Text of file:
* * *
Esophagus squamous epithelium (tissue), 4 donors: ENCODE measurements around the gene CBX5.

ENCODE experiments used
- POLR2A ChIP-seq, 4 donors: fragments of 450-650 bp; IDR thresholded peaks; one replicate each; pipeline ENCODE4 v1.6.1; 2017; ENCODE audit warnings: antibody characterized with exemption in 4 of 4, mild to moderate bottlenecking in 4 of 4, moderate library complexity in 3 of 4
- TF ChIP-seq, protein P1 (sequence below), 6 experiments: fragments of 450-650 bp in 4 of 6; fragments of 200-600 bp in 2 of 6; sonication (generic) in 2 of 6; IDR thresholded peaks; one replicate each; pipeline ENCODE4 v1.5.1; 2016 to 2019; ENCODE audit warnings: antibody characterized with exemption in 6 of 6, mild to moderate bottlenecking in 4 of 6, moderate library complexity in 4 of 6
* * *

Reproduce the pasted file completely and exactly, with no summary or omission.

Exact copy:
Esophagus squamous epithelium (tissue), 4 donors: ENCODE measurements around the gene CBX5.

ENCODE experiments used
- POLR2A ChIP-seq, 4 donors: fragments of 450-650 bp; IDR thresholded peaks; one replicate each; pipeline ENCODE4 v1.6.1; 2017; ENCODE audit warnings: antibody characterized with exemption in 4 of 4, mild to moderate bottlenecking in 4 of 4, moderate library complexity in 3 of 4
- TF ChIP-seq, protein P1 (sequence below), 6 experiments: fragments of 450-650 bp in 4 of 6; fragments of 200-600 bp in 2 of 6; sonication (generic) in 2 of 6; IDR thresholded peaks; one replicate each; pipeline ENCODE4 v1.5.1; 2016 to 2019; ENCODE audit warnings: antibody characterized with exemption in 6 of 6, mild to moderate bottlenecking in 4 of 6, moderate library complexity in 4 of 6